FOLSOM – Getting “juiced” in Folsom is an easy do this Saturday when the Folsom Powerhouse State Historic Park powers up its Electricity Fair.
One of the oldest hydroelectric facilities in the world — since 1895 — the Folsom park intends to “re-energize the public about Powerhouse,” said a news release from the California Department of Parks and Recreation.
Calling Saturday’s event “an interactive family celebration,” the fair will be open from 10 a.m. to 2 p.m. and feature children’s activities, guided tours of the powerhouse and docent-led introductions to new exhibits and displays in the visitor center.
The Folsom Powerhouse sent a charge of electricity down its transmission lines to Sacramento on the morning of July 13, 1895, and the first of its kind event was officially celebrated two months later on California Admission Day, Sept. 9. The celebration was dubbed a “Grand Electric Carnival.”
“People attended from all over to witness the brilliantly lighted streets, the State Capitol outlined with glowing lights and the electric trolley cars pulling floats with lights displayed in various arrangements all powered by the electricity being sent from Folsom Powerhouse,” the statement said.
Saturday’s Electricity Fair at the visitor center will provide an overview of the historical site while the science of electricity and magnetism will be shown in various interactive displays. The state’s energy future and California’s water use will also be explored.
Admission to the park and the event is free. Hot dogs, hamburgers, kettle corn, drinks and other snack items will be available from onsite food vendors. Friends of Lakes Natoma and Folsom will serve free ice cream at noon. Parking is available at the city lots on Scott Street, the statement announced.
The Electricity Fair is presented by a partnership of California State Parks, Friends of the Folsom Powerhouse and Friends of Lakes Folsom and Natoma.
State Park volunteer docent at the Powerhousee, Paul Money, gave Mountain Democrat staff an impromptu private tour Wednesday afternoon. Retired after 30 years with PG&E, Money is a powerhouse of information matched equally by his enthusiasm for his subject.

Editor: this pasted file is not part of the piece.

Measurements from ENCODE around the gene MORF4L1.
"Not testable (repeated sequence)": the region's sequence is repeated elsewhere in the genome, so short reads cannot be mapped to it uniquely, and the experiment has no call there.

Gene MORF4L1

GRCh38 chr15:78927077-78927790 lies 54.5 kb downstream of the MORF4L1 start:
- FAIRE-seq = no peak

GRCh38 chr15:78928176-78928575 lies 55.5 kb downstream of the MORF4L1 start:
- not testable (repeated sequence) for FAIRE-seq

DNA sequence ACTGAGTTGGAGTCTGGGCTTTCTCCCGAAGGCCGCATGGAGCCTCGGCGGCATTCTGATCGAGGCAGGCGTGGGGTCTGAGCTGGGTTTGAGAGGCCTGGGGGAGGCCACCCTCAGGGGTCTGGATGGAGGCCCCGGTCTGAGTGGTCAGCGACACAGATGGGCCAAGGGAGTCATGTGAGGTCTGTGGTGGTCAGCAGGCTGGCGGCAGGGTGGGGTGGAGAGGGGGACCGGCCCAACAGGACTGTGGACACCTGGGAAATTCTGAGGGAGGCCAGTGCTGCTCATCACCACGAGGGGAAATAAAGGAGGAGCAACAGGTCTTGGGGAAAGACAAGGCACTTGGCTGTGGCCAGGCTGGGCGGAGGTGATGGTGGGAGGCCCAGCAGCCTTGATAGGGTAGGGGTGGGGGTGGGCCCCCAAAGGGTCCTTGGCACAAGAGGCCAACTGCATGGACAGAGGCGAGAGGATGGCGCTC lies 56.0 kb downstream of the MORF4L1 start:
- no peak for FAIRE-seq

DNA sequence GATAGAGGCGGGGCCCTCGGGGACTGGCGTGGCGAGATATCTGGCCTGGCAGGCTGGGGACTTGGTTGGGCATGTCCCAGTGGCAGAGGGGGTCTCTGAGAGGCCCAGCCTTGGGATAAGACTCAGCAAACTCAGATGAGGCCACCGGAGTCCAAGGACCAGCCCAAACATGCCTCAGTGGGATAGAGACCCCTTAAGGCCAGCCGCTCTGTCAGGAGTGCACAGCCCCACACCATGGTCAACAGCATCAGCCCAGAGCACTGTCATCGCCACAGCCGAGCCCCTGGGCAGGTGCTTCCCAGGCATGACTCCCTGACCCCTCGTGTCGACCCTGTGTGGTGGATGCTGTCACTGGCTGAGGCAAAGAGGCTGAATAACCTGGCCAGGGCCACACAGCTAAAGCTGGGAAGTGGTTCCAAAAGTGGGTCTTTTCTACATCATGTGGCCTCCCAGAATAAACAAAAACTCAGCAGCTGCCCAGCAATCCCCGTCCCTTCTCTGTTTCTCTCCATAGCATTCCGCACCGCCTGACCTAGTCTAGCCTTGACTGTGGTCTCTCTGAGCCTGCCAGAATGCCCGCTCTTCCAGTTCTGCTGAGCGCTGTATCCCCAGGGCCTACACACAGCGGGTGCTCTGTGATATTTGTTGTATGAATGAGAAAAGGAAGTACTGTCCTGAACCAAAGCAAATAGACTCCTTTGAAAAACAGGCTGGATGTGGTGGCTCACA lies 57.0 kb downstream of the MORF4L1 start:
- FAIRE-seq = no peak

With great pride, Money explained that the experiment in July of 1895 represented “the birth of the electricity industry. And the Folsom Powerhouse is the plant that started it all.”
Horatio Gates Livermore, an argonaut from Maine, arrived in California in 1850. Based on some family experience with hydro-mechanics, that is using the force of falling water to power milling machinery, Livermore dreamed of creating an entire water-powered industry along a several-mile stretch of the American River near Folsom.
How Livermore acquired more than two miles of riverfront property, blasted the riverbed to a depth of 100 feet and contracted for 300,000 “man days” of prison labor to construct his project is a story best told by Paul Money or any of the other state park experts.
By 1906, Livermore’s sons had sold the enterprise to what would become Pacific Gas and Electric Co. PG&E operated the powerhouse for the next 46 years, eventually yielding to the power of Folsom Dam.
See and hear the rest of the story at the Folsom Powerhouse Historic State Park Electricity Fair tomorrow.